Liberia and the End of Teaching

Replacing teachers with tablets and profit

My recent post on Liberia’s outsourcing of its education to a for-profit US corporation supported by the likes of Bill Gates, Mark Zuckerberg and the UK’s DFID drew an enormous amount of attention but there’s more.

credit: World Economic Forum

I reached out via LinkedIn to Shannon May, co-founder, chief development officer and chief strategy officer, from Bridge International Academies who won the contract to essentially replace school teachers with content delivery technicians using scripted education via tablet computers.

“Hi Shannon
Thanks for connecting.
As you may know I published my concerns about the Liberia project. Naturally there is nothing personal in this nor an attack on Bridge — I think ultimately this is a tough situation for Liberia.
By all means feel welcome to add your comments or thoughts to the discussion as I think it raises important issues & you may have an alternative and valuable point of view. I certainly would like to understand more about the circumstances, delivery and future plans that might build teaching capacity.
Very best Graham”

The reply was quite astonishing.

First, despite me reaching out, May complained that I hadn’t reached out before publishing my article. May claimed that the source of my concerns, the Mail & Guardian Africa, was:

“factually incorrect in just about everything it states”.

Apparently, May continued, the project is:

“simply a charter school program, where hundreds, possibly thousands of different school management organizations will be contracted to turn-around failing public schools, strengthening the public system, be measured on performance, and deliver outcomes for children, and the country.”

May seems to forget that charter schools in the US aren’t allowed to operate for profit although is fine with making a tidy profit from the worlds most vulnerable nations.

May then directed me to what Harry Patrinos from the World Bank calls the critical 6 A’s of education:

Yes, the same World Bank that Oxfam recently criticised for its tax haven links to firms investing in Africa estimating that:

“developing countries lose at least $100 billion a year because of corporate tax-dodging”.

For the record that is half of the African debt to the World Bank & other “concerned” global loan sharks.

One has to wonder if money loaned to Liberia by the World Bank after its civil war and ebola crisis is simply being returned to for-profit US edubusinesses with interest in a perverse kind of insidious circular economy that continues to subjugate the African continent.

As they say, “follow the money”.

May then lambasts me and other critical media for:

“jumping to conclusions” when it “would be so much more productive for supporting the Ministry to make wise and informed decisions based on what has proven to support children’s learning, if everyone was willing to consider the context and goals of the Ministry, and engage in a real dialogue on the core issues.”

May then signed off saying that:

“If you were open to re-writing your post after learning about the actual program the Ministry is doing, I’d take the time to talk with you about it.”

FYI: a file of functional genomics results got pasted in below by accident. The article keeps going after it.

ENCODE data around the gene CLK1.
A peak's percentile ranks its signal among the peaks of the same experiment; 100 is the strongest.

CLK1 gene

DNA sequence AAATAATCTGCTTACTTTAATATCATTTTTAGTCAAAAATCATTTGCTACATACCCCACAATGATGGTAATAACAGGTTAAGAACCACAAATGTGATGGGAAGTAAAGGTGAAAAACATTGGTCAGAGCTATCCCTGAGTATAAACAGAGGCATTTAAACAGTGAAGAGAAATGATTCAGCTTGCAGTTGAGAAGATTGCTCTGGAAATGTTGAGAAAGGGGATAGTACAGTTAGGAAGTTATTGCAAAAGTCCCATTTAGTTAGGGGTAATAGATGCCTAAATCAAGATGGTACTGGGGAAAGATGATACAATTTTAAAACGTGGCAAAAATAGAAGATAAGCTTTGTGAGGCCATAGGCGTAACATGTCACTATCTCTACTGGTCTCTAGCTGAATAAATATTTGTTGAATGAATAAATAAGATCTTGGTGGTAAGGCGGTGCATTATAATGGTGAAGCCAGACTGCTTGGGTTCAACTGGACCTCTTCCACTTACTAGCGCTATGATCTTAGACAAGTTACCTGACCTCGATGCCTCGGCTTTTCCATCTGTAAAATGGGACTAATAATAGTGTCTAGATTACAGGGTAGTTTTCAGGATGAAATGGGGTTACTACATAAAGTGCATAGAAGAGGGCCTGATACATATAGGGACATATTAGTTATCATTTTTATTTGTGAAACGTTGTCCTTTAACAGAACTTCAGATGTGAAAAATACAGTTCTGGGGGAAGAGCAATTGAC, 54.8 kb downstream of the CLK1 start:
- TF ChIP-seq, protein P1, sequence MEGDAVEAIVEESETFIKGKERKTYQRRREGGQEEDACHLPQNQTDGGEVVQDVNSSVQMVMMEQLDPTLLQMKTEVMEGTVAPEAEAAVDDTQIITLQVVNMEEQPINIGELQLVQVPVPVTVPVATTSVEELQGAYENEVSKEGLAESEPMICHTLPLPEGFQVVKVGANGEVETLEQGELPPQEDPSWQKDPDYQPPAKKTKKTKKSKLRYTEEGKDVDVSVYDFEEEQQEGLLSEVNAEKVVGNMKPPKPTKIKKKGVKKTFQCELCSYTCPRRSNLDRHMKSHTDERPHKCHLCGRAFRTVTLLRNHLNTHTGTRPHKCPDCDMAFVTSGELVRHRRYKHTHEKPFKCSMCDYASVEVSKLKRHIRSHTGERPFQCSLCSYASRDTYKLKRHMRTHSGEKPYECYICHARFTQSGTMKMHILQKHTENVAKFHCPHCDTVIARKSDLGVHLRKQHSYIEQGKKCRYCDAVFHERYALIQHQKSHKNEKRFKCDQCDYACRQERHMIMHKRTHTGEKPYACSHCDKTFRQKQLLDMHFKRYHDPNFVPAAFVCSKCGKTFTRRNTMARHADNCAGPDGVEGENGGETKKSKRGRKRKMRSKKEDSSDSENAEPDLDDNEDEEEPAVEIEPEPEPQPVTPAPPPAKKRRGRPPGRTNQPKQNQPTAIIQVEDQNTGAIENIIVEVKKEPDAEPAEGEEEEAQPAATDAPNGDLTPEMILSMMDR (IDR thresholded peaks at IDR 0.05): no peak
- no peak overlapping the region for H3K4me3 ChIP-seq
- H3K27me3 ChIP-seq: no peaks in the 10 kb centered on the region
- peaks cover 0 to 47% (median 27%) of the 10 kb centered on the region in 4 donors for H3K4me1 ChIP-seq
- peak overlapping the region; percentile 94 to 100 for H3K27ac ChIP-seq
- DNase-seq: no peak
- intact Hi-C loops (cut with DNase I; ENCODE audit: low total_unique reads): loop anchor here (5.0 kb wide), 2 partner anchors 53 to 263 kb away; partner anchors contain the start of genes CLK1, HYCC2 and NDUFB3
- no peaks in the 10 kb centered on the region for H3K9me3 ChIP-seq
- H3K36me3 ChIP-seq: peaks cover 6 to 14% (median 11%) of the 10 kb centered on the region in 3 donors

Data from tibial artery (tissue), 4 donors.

One has to admire May’s chutzpah which she no doubt learned studying social studies at Harvard before becoming a financial analyst at Morgan Stanley.

Closer to my home in the UK my original post scored quite a bit of traffic on Twitter where former Barclays Capital director, Susannah Hares, now Ark’s head of strategy and operations in Africa, Asia and Eastern Europe, leapt to the defence of the Liberian project.

My interest piqued I asked Hares what approach Ark would use with such a project to which she replied:

So, “quelle surprise” when a leaked document appeared online indicating Ark’s proposal to Liberia that showed their evident interest in profiting from Liberia’s misfortunes.

Quite ironic given that Ark, a UK academy chain, is described as a “trust”. Perhaps a bit like calling a cruise missile a “Peacekeeper”.

Interestingly, former UK Education Minister, David Laws was recently appointed as Ark’s International Advisor. But given that he was cleared by the UK’s Conservative government to take the post even after receiving a £15,000 bung from hedge fund banker Paul Marshall, a founding trustee of Ark, to help his failed election campaign I can only assume there is no conflict of interest.

Expect a more detailed report on Ark in a future post but in the meantime this detailed analysis of the Liberian project courtesy of The Global Initiative for Economic, Social and Cultural Rights is highly illuminating.

Watch this space…

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An entertaining & thought provoking slayer of sacred cows, Graham Brown-Martin works globally with senior leadership teams to help organisations adapt in the face of rapid change & innovation. By challenging entrenched thinking he liberates teams to think in new ways to solve complex challenges. His book Learning {Re}imagined is published by Bloomsbury and he is represented for speaking engagements via Wendy Morris at the London Speakers Bureau.